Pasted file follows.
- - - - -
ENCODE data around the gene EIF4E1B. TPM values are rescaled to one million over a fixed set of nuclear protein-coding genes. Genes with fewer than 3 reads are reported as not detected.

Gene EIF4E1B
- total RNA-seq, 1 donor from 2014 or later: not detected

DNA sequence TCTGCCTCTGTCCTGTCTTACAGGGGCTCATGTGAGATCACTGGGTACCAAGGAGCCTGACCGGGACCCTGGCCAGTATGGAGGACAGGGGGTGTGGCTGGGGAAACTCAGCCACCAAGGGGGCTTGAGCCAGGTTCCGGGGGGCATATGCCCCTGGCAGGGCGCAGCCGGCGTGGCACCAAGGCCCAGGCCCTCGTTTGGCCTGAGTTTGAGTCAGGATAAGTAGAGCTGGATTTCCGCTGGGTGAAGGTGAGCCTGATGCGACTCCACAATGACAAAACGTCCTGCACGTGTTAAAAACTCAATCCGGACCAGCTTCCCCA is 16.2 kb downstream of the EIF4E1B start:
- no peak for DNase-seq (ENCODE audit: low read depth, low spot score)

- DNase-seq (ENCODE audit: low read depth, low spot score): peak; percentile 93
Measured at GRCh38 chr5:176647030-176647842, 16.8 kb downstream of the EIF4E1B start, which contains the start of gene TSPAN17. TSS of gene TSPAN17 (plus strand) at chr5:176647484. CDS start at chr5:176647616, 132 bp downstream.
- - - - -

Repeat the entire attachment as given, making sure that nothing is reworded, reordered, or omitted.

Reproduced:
ENCODE data around the gene EIF4E1B. TPM values are rescaled to one million over a fixed set of nuclear protein-coding genes. Genes with fewer than 3 reads are reported as not detected.

Gene EIF4E1B
- total RNA-seq, 1 donor from 2014 or later: not detected

DNA sequence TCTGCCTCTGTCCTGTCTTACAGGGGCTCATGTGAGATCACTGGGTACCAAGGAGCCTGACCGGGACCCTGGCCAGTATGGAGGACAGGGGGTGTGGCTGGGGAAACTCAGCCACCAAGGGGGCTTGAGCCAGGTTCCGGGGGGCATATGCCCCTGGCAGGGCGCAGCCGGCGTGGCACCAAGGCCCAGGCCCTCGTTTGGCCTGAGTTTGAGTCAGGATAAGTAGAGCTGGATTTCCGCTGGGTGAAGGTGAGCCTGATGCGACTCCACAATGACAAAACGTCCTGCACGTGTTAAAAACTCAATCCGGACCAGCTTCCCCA is 16.2 kb downstream of the EIF4E1B start:
- no peak for DNase-seq (ENCODE audit: low read depth, low spot score)

- DNase-seq (ENCODE audit: low read depth, low spot score): peak; percentile 93
Measured at GRCh38 chr5:176647030-176647842, 16.8 kb downstream of the EIF4E1B start, which contains the start of gene TSPAN17. TSS of gene TSPAN17 (plus strand) at chr5:176647484. CDS start at chr5:176647616, 132 bp downstream.